Speaking from someone who has lived in Colorado and Arizona, I see both sides of the Colorado rules. Phoenix would be awful dry(er) without the runoff from the Rocky Mountains.

    • @Search Engine Viking – I’m glad you enjoyed the post. Good luck to you if you try it and I’d love to hear your experiences if you do! Thanks for visiting.

  3. @Ryan @ Planting Dollars

    Water rights are a sensitive and sometimes overlooked issue. Can’t see why they’d be concerned about homeowners (% of total relatively small), but here’s an unrelated (but illustrative) example.

    Say you dig a well 10ft deep. Happily providing water to your family, your neighbor comes along and installs a well 20ft deep. The groundwater has a conical effect and gets drawn to the deeper well – now you have no water!
    .-= FinEngr´s last blog ..Maximizing Value, The Opposite of Earn More Spend Less =-.

    • @FinEngr – That’s a good point! I don’t use well water, so I would never of thought of this. Thanks for the comment!

  4. LHV:

    I’m a big proponent of water conservation. While rainwater harvesting is a great idea, it generally is used for landscaped vegetation. So if you have a home garden then it could be a great project, but if its collected for water-intensive, invasive plant species…maybe not so much.

    Australia has a big market for industry (along with solar water heaters). Have fun with the research!
    .-= FinEngr´s last blog ..Maximizing Value, The Opposite of Earn More Spend Less =-.

  5. I always find ideas like this interesting considering I have been doing this all my life. I am from a developing country and we are required by building code to have catchment systems for water storage. At a time when we are experiencing drought and public water supply is under strict schedule, this stored water comes in handy. Of course this means that the catchment is required to be a cisten or metal/plastic storage container able to hold thousands of gallons. We do have natural springs, but reply heavy on simple rainfall.

    • @Leslie – thanks for mentioning that some countries require this. I know that some islands, such as Bermuda, do as well. I can see where catching them in cisterns would make sense.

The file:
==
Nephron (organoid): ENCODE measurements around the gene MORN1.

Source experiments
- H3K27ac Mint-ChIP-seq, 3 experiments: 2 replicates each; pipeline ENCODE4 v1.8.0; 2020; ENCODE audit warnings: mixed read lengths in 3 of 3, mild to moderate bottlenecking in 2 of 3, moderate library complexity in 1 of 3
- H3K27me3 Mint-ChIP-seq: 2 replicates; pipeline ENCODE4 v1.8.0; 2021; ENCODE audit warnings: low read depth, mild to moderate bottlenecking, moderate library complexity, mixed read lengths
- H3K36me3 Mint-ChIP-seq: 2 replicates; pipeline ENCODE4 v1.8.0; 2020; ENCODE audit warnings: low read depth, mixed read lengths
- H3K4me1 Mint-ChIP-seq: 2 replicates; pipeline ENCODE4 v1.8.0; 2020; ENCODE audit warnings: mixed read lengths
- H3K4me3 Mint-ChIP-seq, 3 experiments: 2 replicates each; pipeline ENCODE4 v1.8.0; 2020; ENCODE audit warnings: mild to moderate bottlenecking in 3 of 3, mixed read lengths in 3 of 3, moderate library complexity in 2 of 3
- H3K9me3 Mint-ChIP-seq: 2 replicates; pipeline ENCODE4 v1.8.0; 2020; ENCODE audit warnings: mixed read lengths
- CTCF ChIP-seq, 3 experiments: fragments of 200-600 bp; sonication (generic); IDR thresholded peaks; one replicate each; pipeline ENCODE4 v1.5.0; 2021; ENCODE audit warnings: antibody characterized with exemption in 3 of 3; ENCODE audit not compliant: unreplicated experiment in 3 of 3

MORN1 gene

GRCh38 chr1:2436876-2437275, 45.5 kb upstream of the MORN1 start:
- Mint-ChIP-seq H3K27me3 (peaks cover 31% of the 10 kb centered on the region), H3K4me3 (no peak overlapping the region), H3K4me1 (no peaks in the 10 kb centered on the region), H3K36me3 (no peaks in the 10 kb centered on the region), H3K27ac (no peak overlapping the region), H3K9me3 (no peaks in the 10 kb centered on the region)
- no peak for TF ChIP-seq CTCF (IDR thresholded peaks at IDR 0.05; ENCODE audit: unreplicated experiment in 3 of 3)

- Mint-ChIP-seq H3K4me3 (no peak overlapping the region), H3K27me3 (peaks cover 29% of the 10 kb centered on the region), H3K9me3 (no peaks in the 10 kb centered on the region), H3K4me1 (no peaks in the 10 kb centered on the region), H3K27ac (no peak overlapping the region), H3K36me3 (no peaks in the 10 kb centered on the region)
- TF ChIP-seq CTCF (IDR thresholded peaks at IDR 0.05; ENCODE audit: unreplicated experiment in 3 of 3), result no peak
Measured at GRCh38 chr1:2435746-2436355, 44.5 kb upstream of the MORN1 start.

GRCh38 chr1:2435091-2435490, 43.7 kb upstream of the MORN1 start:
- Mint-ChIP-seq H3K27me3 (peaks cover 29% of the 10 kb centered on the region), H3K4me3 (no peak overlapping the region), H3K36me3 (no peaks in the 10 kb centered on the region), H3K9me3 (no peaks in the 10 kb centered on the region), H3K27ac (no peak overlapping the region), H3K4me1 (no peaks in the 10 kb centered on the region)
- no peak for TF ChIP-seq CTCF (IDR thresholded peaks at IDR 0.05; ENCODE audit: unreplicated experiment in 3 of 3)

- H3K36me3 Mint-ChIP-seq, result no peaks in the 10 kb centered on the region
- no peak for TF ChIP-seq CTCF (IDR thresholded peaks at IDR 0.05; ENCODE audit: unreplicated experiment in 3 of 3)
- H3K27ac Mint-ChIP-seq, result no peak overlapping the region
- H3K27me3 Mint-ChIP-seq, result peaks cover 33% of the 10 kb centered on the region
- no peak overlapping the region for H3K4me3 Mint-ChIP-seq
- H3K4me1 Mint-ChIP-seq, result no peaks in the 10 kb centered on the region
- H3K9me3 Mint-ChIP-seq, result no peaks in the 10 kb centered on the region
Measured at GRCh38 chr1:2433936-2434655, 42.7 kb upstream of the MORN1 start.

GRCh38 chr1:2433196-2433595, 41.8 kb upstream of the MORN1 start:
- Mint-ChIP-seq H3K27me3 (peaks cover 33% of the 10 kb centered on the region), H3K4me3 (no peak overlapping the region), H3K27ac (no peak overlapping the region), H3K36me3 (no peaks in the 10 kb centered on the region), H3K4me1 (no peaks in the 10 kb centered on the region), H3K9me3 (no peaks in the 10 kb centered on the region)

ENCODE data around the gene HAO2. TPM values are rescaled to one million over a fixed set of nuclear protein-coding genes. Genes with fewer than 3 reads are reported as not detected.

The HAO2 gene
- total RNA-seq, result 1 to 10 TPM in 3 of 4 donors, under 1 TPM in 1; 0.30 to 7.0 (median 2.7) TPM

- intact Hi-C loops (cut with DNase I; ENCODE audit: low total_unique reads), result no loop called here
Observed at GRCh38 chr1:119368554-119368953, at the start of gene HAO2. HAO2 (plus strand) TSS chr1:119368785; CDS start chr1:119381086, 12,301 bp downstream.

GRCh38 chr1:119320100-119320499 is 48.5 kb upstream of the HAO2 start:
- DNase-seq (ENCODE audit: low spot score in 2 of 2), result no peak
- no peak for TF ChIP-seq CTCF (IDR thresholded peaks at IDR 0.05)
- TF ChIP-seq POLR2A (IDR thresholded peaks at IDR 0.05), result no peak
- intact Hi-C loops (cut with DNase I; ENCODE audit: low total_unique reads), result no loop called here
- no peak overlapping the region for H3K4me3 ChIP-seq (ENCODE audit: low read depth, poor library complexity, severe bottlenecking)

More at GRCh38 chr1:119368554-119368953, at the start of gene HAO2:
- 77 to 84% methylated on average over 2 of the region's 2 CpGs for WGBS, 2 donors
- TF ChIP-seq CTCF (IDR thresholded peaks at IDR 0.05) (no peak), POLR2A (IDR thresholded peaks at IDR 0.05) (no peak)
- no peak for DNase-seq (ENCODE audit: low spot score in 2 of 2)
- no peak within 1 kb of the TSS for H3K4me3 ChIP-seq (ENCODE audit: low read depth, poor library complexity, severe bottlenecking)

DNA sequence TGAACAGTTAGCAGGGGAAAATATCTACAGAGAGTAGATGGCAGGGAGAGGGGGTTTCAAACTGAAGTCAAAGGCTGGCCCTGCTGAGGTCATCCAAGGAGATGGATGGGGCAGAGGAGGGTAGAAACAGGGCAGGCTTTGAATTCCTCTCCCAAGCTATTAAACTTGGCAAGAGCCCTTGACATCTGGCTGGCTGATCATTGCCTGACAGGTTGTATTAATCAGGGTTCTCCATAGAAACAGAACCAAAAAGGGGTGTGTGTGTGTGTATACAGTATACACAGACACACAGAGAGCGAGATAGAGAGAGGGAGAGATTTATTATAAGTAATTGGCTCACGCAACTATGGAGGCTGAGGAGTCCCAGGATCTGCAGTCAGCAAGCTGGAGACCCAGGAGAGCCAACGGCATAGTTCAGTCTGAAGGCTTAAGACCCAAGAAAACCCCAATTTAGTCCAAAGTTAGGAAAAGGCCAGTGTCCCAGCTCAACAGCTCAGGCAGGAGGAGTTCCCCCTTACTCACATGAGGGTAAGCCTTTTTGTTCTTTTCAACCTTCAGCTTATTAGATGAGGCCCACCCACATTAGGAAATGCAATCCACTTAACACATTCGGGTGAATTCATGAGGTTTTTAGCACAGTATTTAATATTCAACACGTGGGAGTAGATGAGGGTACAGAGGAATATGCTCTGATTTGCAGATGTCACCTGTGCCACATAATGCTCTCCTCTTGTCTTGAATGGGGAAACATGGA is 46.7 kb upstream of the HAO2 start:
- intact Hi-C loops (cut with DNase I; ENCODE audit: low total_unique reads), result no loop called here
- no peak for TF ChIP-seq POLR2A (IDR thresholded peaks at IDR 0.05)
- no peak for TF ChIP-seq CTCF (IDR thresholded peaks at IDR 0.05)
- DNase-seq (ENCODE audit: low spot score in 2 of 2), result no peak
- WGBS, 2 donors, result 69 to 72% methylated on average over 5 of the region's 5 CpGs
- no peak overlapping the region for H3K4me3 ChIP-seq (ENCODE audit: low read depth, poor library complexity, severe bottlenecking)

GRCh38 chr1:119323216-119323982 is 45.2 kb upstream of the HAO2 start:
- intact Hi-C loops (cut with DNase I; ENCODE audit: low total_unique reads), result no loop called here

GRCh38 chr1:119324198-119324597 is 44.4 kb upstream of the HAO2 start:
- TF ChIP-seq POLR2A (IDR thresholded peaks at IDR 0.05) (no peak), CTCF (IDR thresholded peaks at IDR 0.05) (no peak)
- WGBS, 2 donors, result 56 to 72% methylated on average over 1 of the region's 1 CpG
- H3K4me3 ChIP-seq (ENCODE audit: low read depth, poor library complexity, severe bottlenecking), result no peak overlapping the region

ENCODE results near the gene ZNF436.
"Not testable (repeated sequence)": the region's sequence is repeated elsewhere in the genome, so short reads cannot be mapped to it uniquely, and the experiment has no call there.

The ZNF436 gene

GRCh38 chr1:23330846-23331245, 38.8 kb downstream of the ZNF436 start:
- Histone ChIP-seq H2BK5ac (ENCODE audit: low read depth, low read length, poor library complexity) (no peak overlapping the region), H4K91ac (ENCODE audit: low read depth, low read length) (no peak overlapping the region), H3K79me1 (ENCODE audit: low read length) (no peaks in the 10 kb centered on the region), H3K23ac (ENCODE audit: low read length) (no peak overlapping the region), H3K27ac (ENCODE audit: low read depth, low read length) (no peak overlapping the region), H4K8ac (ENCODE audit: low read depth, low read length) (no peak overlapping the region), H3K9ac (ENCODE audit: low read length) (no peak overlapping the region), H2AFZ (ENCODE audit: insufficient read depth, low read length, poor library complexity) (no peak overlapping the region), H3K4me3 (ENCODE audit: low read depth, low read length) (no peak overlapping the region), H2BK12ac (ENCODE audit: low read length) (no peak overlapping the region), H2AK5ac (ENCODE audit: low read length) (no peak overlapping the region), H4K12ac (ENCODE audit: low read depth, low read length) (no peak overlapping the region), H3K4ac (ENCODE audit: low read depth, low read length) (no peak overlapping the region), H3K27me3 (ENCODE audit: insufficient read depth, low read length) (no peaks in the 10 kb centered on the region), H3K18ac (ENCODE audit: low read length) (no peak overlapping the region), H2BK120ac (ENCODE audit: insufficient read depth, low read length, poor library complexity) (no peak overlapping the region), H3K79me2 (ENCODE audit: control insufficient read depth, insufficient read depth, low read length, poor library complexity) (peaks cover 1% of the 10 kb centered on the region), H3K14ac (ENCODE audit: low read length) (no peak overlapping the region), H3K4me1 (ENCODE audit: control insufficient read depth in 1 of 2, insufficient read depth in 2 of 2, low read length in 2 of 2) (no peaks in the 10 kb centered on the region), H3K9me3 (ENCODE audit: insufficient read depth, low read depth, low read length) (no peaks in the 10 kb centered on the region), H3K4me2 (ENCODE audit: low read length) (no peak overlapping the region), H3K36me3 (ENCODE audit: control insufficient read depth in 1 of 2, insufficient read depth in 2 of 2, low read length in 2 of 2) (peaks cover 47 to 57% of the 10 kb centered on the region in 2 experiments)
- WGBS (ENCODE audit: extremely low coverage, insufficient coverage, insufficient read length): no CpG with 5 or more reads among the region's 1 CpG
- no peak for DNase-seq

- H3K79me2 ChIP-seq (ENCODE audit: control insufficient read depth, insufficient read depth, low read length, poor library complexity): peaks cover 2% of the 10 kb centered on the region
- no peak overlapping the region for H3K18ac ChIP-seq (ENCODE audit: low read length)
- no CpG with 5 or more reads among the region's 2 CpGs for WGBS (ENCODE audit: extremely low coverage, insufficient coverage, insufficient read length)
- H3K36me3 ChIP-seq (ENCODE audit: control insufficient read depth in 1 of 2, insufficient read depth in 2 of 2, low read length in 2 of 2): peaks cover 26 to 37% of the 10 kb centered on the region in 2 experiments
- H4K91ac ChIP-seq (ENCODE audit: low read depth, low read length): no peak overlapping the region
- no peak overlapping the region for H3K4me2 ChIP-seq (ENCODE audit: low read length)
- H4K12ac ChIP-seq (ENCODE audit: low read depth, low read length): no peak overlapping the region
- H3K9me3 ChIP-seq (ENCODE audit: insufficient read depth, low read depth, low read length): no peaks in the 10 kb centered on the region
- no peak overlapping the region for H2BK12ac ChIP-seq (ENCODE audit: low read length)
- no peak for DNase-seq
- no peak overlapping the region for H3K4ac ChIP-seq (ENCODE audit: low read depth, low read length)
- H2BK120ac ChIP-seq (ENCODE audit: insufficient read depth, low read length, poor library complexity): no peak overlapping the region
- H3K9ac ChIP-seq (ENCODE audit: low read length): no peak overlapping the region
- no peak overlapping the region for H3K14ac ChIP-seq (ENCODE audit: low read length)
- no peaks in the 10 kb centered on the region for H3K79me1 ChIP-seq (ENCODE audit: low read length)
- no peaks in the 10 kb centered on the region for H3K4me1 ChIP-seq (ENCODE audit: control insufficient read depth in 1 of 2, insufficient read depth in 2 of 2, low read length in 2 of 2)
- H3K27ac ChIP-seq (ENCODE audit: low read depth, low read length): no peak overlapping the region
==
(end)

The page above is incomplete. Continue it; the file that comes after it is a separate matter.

6. I live in dry, semi-arid Eastern Colorado. Recently, the water laws in Colorado have been changed to reflect the reality that many people in rural areas deal with: we are on wells, rather than a municipal water delivery system. In the case of people who subsist on well-water and cannot be served by municipal water, we ARE allowed to collect rainwater in barrels for personal use. The amount of water we collect is minimal in comparison to the water collected by municipalities like Denver, Colorado Springs and Fort Collins (where the populace uses water leased from farmers, deep wells and the many reservoirs built over the last 100 years). In addition, studies showed that the water that lands on our roofs (rather than the roof of the average city-dweller)never makes it to a river or an aquifer. Rather, it is absorbed by plants. I have several rain barrels attached to our downspouts and collect as much rain as I can for our vegetable garden, rather than exclusively use the hard, mineral and salt-laden water from our well. Since I garden in raised beds (thanks the the hard-packed clay soil out here), using rainwater is preferrable, since it keeps the salts the well-water contains out of the soil in the beds, or at least those salts don’t accumulate as quickly as they would if I used well-water exclusively. And don’t get me started on our convoluted, idiotic water laws and the draconian way in which they are enforced. The one way to truly anger a Coloradoan (particularly one that lives in an agricultural area affected by the current drought) is to show them pictures of swimming pools and lush green golf courses in the Arizona desert.